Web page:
The Siren’s Call: We Three Kings?
What are we supposed to think when someone claims he’s getting important life-changing news in a dream or from an angel? For some, the reaction is: Get the straitjacket ready. Others, however, will turn to someone like Richard Dawkins, who says such experiences are a byproduct of our organic wiring, a demonstration, he writes in “The God Delusion,” of the “formidable power of the brain’s simulation software.” That’s all. Elsewhere, in “The End of Faith,” Sam Harris writes with obvious scorn that “it is demonstrative of mental illness to believe that [God] is communicating with you by having the rain tap in Morse code on your bedroom window.”
When you survey world literature, though, you find that the oldest storytellers didn’t treat such experiences as mental gymnastics or signs of psychosis. Hardly. They regarded them as forms of privileged information. An angel or a dream was a means by which God (or the gods) communicated with humanity. Consider it a divine version of Fed Ex.
The same goes for other phenomena. Drought, earthquakes, comets, eclipses — all were treated as signs to be read. Which brings us to “Revelation of the Magi: The Lost Tale of the Wise Men’s Journey to Bethlehem” (HarperOne: 158 pp., $22.99) by Brent Landau. What better phenomenon to signal the birth of a great king than a new star blazing in the night sky?
Landau explores that familiar story of Christ’s nativity found in Matthew’s gospel — the visit to Bethlehem by wise men from the East — through an obscure document believed to have been written in the 3rd or 4th century AD in Syria. This account, which gives Landau the title of his book, tells the story from the Magi’s point of view.
Even though there are plenty of theories about what the star of Bethlehem actually was — some say it was a comet, a supernova or, what many astrologers and astronomers believe, a conjunction of Jupiter and Saturn that blended them into one very bright light — the “Revelation” says it was the divine babe himself:
“And when it concentrated itself, it appeared to us in the bodily form of a small and humble human, and he said to us: ‘Peace to you, sons of my hidden mysteries.'… the inhabitants of the world cannot bear to see the glory of the only Son of the Father of majesty, unless it appeared for them in the form of their world.”
(Am I the only one who can’t stop seeing Arthur C. Clarke’s star-child?)
A teacher at the University of Oklahoma, Landau discovered the “Revelation” not in a cave by the Red Sea but in the Vatican Library.
How did it get there?
He writes that it was among manuscripts collected in Egypt by G.S. Assemani (an 18th century orientalist working for the Vatican Library) who “brought it to Rome, where it resides today.” Few have approached it, however, because most scholars say it has little historical value, he explains, and because the text is “preserved in Syriac, a language used by ancient Christians ... but one in which only a relatively small number of early Christian scholars are fluent.” Landau says his translation of the “Revelation” (with the help of Cambridge scholar J.F. Coakley) is the first in English.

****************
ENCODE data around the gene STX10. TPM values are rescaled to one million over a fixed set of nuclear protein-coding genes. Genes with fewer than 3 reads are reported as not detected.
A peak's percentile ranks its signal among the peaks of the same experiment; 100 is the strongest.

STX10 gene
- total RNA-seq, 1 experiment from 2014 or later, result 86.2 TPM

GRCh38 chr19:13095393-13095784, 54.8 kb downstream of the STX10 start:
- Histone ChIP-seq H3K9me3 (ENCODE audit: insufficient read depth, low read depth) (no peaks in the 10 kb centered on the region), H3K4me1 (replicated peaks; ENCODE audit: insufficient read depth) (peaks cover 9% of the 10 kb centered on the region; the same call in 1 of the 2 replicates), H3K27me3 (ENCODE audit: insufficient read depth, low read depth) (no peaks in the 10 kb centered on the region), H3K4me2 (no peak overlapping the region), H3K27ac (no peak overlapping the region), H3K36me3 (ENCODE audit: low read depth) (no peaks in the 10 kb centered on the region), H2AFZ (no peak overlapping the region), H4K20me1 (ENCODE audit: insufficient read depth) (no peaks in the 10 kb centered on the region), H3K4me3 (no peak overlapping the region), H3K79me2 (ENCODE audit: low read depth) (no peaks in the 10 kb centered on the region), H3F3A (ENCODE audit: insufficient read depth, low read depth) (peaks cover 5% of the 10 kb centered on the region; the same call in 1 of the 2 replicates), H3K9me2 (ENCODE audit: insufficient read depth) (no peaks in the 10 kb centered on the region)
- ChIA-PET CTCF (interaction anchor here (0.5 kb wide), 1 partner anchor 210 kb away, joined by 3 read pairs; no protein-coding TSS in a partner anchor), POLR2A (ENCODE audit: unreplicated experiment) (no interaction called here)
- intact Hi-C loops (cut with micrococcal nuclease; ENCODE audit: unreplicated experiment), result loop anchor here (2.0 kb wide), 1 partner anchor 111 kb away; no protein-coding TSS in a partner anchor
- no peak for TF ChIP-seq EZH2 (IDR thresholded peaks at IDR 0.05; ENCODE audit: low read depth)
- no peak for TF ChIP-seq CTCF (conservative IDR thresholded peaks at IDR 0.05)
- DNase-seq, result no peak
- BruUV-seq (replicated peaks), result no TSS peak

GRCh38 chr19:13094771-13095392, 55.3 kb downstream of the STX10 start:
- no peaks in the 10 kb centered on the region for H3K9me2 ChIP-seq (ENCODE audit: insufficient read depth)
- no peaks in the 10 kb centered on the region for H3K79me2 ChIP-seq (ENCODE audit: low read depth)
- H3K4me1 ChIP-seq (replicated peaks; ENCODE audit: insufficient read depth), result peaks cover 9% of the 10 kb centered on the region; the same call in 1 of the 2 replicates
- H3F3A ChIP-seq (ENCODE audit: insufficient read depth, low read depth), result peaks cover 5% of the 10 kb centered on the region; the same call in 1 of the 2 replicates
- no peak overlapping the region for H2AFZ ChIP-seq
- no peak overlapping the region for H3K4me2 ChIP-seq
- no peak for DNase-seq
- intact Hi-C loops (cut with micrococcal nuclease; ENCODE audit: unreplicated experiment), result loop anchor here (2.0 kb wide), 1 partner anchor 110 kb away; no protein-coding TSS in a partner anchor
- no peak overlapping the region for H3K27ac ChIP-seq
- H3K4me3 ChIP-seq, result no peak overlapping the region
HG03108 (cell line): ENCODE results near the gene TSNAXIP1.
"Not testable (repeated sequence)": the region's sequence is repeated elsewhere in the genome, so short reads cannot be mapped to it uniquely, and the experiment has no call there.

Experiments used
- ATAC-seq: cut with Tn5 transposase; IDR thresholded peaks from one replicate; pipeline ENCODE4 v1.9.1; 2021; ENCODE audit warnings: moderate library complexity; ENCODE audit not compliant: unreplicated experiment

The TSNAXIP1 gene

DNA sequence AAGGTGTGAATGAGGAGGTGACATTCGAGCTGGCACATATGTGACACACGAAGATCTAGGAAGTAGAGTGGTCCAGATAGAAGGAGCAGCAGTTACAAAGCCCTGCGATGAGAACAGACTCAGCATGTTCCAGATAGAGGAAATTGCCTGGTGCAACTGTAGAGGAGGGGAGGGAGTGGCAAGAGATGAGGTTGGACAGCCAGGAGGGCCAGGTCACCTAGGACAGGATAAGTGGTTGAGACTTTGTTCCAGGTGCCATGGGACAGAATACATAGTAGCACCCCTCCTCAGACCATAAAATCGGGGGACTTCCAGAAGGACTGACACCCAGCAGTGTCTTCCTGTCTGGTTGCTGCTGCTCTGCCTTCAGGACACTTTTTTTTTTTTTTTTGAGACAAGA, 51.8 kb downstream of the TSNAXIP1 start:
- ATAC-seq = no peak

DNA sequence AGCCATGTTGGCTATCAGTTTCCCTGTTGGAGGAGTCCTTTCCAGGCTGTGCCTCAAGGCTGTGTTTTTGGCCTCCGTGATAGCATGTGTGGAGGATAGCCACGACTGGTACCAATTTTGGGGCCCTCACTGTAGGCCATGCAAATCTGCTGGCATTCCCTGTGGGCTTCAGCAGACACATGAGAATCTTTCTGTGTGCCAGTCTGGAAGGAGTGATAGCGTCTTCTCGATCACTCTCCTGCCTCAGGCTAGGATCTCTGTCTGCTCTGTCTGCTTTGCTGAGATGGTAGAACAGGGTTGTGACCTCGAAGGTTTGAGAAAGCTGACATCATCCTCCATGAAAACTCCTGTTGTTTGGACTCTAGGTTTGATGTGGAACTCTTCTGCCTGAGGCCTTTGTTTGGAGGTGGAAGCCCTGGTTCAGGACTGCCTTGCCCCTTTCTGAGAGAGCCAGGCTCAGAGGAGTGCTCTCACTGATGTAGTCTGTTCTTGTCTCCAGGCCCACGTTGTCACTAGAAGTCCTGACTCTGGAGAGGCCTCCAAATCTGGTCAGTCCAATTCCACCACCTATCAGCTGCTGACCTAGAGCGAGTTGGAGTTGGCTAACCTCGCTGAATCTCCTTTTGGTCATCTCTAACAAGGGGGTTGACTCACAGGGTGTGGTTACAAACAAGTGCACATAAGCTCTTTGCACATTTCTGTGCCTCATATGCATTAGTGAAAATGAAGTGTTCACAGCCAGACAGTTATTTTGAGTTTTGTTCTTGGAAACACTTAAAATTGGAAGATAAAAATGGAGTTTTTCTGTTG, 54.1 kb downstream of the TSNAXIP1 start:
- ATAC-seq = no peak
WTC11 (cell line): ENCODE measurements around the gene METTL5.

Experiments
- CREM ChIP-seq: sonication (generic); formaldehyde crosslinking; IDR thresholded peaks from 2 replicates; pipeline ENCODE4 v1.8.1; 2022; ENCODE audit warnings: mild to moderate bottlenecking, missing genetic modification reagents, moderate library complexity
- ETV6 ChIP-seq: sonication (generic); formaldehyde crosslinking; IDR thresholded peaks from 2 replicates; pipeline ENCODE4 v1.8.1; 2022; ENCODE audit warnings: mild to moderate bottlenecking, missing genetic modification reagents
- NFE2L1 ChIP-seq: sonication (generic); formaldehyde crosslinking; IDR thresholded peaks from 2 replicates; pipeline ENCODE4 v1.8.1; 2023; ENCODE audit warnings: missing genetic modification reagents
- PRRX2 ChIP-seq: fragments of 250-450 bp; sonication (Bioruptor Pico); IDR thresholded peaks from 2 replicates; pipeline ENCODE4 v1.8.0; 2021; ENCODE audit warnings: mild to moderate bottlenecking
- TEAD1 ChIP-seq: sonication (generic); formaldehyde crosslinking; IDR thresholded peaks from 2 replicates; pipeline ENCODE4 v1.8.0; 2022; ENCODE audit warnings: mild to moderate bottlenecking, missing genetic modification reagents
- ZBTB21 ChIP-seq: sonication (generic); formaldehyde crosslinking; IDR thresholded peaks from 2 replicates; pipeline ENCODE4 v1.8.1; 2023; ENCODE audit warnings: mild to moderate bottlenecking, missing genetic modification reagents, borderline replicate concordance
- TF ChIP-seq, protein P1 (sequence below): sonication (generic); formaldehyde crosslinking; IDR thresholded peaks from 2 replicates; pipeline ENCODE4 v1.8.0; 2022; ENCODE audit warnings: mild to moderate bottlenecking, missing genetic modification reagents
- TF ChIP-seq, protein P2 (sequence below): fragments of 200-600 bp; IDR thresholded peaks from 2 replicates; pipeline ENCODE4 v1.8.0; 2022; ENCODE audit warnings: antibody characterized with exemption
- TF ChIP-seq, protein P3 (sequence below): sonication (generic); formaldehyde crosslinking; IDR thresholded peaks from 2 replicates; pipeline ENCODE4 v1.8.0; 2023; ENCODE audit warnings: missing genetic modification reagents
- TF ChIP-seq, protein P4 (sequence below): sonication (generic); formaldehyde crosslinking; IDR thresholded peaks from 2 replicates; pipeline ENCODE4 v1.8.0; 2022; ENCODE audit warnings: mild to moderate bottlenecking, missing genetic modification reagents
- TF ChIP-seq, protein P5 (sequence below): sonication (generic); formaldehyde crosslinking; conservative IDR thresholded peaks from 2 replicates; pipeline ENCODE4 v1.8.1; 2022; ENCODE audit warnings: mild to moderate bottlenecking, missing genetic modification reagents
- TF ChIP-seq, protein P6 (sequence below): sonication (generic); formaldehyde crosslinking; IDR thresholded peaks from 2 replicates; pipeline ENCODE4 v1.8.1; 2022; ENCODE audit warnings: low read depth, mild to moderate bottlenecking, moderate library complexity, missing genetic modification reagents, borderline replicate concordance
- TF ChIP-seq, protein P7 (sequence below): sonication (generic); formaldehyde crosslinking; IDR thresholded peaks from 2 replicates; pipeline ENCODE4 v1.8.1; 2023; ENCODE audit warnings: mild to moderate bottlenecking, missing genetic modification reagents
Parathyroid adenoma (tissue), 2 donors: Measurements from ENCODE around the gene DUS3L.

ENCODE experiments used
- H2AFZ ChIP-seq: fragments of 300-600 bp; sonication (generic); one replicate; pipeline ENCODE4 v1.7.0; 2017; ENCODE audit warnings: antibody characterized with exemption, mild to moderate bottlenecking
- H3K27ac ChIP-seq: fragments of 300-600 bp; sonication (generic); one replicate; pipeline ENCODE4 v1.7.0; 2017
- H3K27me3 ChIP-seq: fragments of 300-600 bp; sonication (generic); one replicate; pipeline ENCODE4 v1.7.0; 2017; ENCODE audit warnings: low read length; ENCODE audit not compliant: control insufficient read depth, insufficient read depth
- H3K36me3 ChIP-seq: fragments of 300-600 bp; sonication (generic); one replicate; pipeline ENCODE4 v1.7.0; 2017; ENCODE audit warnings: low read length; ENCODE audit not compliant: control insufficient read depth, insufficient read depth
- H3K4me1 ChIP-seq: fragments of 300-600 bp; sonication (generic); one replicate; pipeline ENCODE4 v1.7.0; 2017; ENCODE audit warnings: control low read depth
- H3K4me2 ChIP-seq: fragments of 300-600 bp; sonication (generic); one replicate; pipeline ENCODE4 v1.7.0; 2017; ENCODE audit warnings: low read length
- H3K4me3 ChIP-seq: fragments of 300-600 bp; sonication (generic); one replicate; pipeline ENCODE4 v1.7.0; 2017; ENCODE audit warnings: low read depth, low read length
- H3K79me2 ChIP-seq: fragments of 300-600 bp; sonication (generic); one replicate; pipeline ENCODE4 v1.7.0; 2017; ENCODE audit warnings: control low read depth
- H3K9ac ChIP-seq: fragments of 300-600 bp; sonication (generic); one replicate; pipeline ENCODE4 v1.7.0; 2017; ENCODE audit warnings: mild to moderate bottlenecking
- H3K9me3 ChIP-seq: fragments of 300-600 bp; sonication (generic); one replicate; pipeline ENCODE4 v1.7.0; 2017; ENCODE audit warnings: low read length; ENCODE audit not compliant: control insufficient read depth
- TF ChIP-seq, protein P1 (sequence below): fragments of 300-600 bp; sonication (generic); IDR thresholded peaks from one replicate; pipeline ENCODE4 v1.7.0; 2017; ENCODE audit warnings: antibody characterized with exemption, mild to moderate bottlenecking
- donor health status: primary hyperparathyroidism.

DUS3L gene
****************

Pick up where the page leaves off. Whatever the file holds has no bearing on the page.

No matter what scholars might say of its historical value, Landau shows, with skill and authority, how the “Revelation” contains a valuable message of tolerance that is needed as much today as in the years of its composition.
Forget the Christmas carol by John Henry Hopkins, “We Three Kings of Orient Are.” The “Revelation” says there were 12 wise men, and their home was the distant, legendary “land of Shir.” The early part of the story describes their study and training in “the mysteries,” the prophecy of a star and the journey to Bethlehem. When they arrive and encounter the star-child, he tells them of God’s plan to redeem the entire world.
The Magi meet Mary and Joseph, and it’s curious that the child is never identified by name as Jesus or Christ. It seems strange, but, as Landau explains, there is an intentional reason for this omission: “If the Magi in the first-person narrative come to the end of the story without ever using the name, this implies that they have had an experience of Christ without ever knowing this savior figure as Christ. The case of the Magi, then, raises the possibility that Christ has appeared to many people and yet not revealed himself as Jesus Christ.”
The Magi, in fact, become a part of Christ’s mission: After their visit to Bethlehem, they return to Shir and preach the Good News. The “Revelation” ends on a hopeful note about salvation and grace available to all. Landau, too, ends his own commentary on a bright note, pointing out that today’s pluralistic world is the right environment for the “Revelation’s” ecumenical message.
“It has become more intellectually challenging to insist on the obvious and exclusive truth of one’s religion when one lives and works in close proximity to other people who cherish their own religious tradition just as much,” Landau concludes. “Are those who do not share our religious beliefs foolishly misguided? According to the ‘Revelation of the Magi,’ the answer of Christ to the Magi appears to be no.”
Postscript: Landau’s opportunity to translate such an interesting document makes me feel a little like Robert Langdon in “Angels & Demons,” longing to get a look inside the Vatican Archives. How many more intriguing documents like the “Revelation” are out there somewhere? How many documents that might shape and expand our views are just sitting on a shelf?
Owchar is Times deputy book editor. The Siren’s Call appears monthly at https://www.latimes.com/books.
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